Muriel Spark – Another job lot from the Book People, which includes many of my favourites (Loitering with Intent, A Far Cry from Kensington, Girls of Slender Means). However, it doesn’t have some of her more challenging works (The Mandelbaum Gate or The Abbess of Crewe). So I may have to invest at some point in buying some more (although I’ve borrowed most of them over the course of the years from the library).

More Recent Discoveries

Below are all authors that I’ve discovered in the past 6-7 years (in some cases, even more recently) and have taken into my heart – or at least could not resist buying more of them.

Pascal Garnier – It all started with a request in 2012 to review one of his first books to be translated into English (by Emily Boyce and published by Gallic Books) for Crime Fiction Lover. This was the book How’s the Pain? and I was smitten. I have since reviewed pretty much all of the books that have been translated, as well as hunted him down in French libraries and second-hand bookshops. I even am the proud owner of a book signed by him to a certain Marie Louise (I think Marina Sofia is close enough, don’t you?)

Kathleen Jamie – initially I bought and read her poetry books, because she was doing a poetry masterclass with us back in my Geneva Writers’ Group days, but I soon fell in love with her insightful essays and strong sense of place as well.

Sarah Moss – I’d read a shopping list written by Sarah Moss: I admire the way her mind works. I either own or have borrowed all of her books, but my favourite book might not be the one most people like – it’s Night Waking, because it captures so well the challenges of being a mother and scholar.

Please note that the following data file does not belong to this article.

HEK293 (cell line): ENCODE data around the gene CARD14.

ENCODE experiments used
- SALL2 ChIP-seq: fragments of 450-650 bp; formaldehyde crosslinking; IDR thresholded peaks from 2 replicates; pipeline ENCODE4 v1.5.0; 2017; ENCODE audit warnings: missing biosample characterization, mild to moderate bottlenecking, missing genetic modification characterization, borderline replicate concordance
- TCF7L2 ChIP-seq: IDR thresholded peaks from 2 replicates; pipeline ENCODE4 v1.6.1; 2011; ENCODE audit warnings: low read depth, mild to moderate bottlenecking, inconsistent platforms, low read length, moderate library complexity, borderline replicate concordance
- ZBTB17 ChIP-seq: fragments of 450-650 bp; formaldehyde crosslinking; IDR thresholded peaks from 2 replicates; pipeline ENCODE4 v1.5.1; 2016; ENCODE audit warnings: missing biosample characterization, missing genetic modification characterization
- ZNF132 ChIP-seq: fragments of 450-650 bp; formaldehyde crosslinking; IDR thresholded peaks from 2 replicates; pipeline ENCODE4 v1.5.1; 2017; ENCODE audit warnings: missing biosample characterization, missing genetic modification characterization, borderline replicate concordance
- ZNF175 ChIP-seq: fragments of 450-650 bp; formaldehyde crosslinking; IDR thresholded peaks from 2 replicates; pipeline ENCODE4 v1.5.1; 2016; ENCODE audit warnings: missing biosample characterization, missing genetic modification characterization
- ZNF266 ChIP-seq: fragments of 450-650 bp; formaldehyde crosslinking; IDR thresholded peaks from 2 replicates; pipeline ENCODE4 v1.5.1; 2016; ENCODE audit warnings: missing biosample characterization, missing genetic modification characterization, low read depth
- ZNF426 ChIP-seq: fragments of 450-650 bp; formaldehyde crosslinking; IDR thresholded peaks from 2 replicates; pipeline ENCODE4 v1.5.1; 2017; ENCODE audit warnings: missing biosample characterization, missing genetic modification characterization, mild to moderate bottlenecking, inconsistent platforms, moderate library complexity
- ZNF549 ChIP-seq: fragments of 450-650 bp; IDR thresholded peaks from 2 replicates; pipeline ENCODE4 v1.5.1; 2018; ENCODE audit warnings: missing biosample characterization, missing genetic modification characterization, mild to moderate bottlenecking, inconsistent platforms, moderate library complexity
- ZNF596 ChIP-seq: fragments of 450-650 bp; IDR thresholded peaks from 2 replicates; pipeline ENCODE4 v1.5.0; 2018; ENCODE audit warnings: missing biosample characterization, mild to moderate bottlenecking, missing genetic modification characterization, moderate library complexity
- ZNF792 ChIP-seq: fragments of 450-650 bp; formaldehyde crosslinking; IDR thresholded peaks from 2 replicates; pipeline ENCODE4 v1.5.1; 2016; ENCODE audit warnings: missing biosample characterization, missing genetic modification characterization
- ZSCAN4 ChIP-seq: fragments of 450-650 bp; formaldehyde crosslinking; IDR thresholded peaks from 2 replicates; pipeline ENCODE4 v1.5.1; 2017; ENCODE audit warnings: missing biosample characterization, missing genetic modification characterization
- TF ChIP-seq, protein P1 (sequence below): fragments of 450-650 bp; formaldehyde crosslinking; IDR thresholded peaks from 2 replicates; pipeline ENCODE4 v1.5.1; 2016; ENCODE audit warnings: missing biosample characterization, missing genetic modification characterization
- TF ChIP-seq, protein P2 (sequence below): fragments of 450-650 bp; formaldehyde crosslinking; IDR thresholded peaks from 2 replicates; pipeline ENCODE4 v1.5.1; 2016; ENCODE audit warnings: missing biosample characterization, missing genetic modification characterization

Javier Marias – I read A Heart So White in 2016 and was so impressed that I hastily bought several more of his books, including the trilogy Your Face Tomorrow but I haven’t actually gotten around to reading any of them.

Antti Tuomainen – an author I discovered a few books in, once he got published by Orenda, but I’ve bought his (much grimmer) back catalogue since and have particularly enjoyed his recent forays into black comedy.

Old Passions Reignited

Shirley Jackson – an author I’ve always admired but only been able to find in libraries rather than bookshops, at least until recently. Luckily, her books are now back in print courtesy of Penguin Modern Classics, so I have availed myself of several of those, as well as The Library of America collection of her most famous novels and stories. I also have the illuminating biography by Ruth Franklin, and even her stories of the chaos of family life.

Mihail Sebastian – I’d always admired him as a playwright and was particularly fond of his novel The Accident, because so much of it was set in the mountains and referred to skiing. But this past year I’ve read his diaries and much less sentimental, more polemical novel For Two Thousand Years and I fell in love even more with his voice and clear-sightedness.

Jean-Patrick Manchette and Georges Simenon – actually, both of them are present with just 2-3 books each, but in each case one volume contain about 11-12 novels (I’ve gone for Simenon’s ‘romans durs’, although I have a few Maigret volumes as well).

Now all I have to do is to actually work my way through all of these, since not all of them have been read. Plus, I’d quite like to reread many of them!

So Old and Yet So New (Poetry)

This is some poetry inspired by my current re-reading of The Tale of Genji.

From ink-treasures.com
From ink-treasures.com